Jury reaches verdict in Donald Trump hush money trial

Jurors in Donald Trump’s historic criminal trial have a verdict, Judge Merchan says.

Mr Trump was found guilty, making him the first former US president to be convicted of a crime.

The BBC previously reported that Trump appeared calm but less than happy as he sat in his chair at the defense table.

“Let there be no fallout,” Judge Merchan said before ruling.

Mr Trump was charged with 34 counts of fraud by falsifying business records to conceal payments of $US200,000 ($130,000) to porn star Stormy Daniels.

It is alleged that Mr Trump wanted to buy her silence about the alleged extramarital affair, which was at risk of becoming public knowledge before the 2016 US presidential election.

Key claims from Trump's trial closing arguments

Paying to suppress stories is not illegal, but falsifying business records is.

Prosecutors tried to convince the jury that the payments were actually election interference, a more serious crime.

Mr Trump, 77, has denied having sex with Ms Daniels and has denied all allegations.

The jury began deliberations on Tuesday, May 29.

The former president spent much of the trial railing against what he perceived as injustice, but he was also angered by the temperature in the Manhattan courtroom, which he has repeatedly commented on.

Judge Juan Merchan barred Mr Trump from defaming witnesses or jurors because there were concerns it could disrupt the trial.

In early May, Judge Merchan said Mr Trump had breached the order nine times and fined him $US13,856 ($9,000), warning he could go to jail if he continued to ignore the order.

‘I’m not a bank’

The three main witnesses called by the prosecution team were Trump’s former lawyer and “fixer” Michael Cohen, Ms. Daniels and the publisher of the tabloid. National Enquirer David Pecker.

Mr. Pecker testified about the “catch and kill” scheme that went through National Enquirerthe parent company where stories damaging to Mr. Trump were bought and then unpublished before the election.

But Mr. Pecker said he hesitated to pay for another story — the one about Ms. Daniels’ alleged sex.

“I’m not a bank,” he told the court.

However, he was also concerned that large retailers who distribute National Enquirer would take down the magazine if they found out they were in a relationship with an adult entertainer.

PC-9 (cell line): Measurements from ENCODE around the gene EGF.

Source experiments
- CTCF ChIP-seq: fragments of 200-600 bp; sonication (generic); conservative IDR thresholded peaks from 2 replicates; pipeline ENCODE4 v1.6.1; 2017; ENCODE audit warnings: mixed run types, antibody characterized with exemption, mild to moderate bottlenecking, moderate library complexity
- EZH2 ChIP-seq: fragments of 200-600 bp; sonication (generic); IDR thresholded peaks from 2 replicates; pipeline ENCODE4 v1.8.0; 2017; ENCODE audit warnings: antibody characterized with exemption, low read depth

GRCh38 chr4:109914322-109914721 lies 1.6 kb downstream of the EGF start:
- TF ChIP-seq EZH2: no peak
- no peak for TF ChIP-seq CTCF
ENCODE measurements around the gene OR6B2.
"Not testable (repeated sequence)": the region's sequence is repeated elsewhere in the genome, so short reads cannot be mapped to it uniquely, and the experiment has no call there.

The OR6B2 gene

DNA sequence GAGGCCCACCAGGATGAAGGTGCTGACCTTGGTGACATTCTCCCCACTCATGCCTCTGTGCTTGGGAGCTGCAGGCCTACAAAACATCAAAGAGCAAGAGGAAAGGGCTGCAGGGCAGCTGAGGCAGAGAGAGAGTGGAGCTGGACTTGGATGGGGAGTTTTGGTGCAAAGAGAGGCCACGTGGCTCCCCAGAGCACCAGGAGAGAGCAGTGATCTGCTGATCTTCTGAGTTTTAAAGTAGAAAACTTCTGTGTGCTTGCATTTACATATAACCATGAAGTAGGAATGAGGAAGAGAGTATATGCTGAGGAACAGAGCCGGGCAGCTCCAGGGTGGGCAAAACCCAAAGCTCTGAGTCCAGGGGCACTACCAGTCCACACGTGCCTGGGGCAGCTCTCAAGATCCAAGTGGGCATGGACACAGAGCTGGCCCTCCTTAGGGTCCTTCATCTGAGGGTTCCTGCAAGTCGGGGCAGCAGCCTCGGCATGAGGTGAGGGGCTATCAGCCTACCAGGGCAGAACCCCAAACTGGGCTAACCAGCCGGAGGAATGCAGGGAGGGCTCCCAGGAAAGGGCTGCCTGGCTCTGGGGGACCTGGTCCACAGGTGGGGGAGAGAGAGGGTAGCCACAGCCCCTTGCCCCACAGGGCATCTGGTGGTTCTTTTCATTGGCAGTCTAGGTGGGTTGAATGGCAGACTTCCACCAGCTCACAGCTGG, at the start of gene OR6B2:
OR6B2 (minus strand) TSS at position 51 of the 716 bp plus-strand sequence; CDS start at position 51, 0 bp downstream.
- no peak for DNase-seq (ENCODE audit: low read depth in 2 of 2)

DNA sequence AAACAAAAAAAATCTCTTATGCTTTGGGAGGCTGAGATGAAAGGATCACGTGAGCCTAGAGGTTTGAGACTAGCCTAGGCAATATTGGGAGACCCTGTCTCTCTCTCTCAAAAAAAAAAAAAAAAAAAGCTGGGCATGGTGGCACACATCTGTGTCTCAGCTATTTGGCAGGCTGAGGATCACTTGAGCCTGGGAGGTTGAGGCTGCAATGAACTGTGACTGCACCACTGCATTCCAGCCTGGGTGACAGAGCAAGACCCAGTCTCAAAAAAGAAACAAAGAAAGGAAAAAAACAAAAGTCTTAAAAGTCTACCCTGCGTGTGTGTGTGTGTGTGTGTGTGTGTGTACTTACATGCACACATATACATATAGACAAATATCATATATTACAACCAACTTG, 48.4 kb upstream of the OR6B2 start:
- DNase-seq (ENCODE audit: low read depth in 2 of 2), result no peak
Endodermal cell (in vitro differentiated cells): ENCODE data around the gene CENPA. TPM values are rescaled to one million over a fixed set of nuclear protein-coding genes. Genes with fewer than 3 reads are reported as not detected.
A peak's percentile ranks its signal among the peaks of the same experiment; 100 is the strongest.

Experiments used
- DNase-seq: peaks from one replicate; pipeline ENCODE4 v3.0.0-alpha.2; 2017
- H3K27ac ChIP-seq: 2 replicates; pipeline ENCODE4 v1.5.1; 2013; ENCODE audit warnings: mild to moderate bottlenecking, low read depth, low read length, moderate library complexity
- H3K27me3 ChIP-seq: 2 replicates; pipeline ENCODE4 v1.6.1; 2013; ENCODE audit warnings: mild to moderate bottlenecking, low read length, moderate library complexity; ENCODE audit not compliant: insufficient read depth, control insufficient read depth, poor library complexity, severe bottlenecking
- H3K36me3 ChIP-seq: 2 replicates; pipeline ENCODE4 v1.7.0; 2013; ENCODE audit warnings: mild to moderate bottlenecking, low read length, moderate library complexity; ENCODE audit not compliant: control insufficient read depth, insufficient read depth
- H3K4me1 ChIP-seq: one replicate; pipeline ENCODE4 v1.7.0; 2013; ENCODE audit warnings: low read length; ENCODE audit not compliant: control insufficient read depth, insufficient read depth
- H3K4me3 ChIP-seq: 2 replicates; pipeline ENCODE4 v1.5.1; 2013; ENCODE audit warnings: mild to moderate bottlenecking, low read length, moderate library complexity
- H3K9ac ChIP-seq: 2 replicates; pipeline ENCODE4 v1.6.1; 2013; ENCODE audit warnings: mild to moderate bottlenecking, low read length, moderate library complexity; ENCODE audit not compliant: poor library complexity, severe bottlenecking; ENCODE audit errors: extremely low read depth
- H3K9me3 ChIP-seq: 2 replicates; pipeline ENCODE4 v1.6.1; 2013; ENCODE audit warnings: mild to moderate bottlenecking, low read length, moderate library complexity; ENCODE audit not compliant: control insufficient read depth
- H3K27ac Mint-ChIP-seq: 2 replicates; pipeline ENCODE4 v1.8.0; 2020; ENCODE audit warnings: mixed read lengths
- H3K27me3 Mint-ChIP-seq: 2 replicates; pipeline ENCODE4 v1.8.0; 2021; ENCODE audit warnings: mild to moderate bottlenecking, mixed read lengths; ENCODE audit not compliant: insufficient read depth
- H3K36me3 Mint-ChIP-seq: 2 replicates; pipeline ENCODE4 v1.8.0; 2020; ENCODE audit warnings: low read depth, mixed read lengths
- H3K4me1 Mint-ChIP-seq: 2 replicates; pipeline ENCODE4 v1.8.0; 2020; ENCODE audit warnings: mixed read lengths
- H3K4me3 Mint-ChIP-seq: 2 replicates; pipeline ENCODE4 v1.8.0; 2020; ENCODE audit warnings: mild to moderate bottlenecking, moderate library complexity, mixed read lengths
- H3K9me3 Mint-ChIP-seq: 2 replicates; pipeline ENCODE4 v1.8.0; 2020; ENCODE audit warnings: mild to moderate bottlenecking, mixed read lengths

The defense emphasized that buying stories is not illegal.

A ‘brief’ sexual encounter

Ms. Daniels, whose real name is Stephanie Clifford, said she met Mr. Trump when the adult film company she worked for sponsored a July 2006 golf tournament at Lake Tahoe, California.

She was encouraged to meet with Mr Trump at his suite.

The actor said that at one point she went to the bathroom and when she returned, Mr. Trump was on the bed in boxers and a T-shirt.

“The intent was pretty clear,” she told the jury.

Daniels said the alleged sex with Mr Trump was “brief” and that he was not wearing a condom, which was “concerning”.

The defense tried to discredit the testimony of Ms. Daniel, who argued that the porn star would not have been surprised to see a half-naked man on the bed.

“If I came out of the bathroom and saw an older man in his underwear that I didn’t expect there, yes (I would be surprised),” she replied.

She was also accused of lying about having sex with Mr Trump in order to profit from it.

“No one would ever want to say that publicly,” she retorted.

The star testifies to the ‘liar’

The key witness was Michael Cohen. He testified that with National Enquirer because he refused to pay Stormy Daniels and because the Trump Organization was slow with money, he was forced to pay Ms. Daniels $200,000 out of his own funds to hush up her story as the election neared.

He claimed to have had a phone call with Mr Trump who approved the money transfer.

“He didn’t mean Melania,” Mr. Cohen claimed of the porn star’s alleged payment.

“It was all because of the campaign.”

Mr. Cohen then claimed that the money he later received as then-President Trump’s personal lawyer included a portion that was actually reimbursement for money he gave to Ms. Daniels.

Trump’s defense team urged the jury to ignore Mr. Cohen’s testimony, calling him a “liar” and repeatedly pointing out that he had been in prison.

However, Mr. Cohen was sentenced to prison for violating campaign finance laws in another case involving Mr. Trump.

The defense also questioned Mr. Cohen’s alleged call to Mr. Trump, suggesting that the brief call — which was not to Mr. Trump’s phone — was a different matter altogether.

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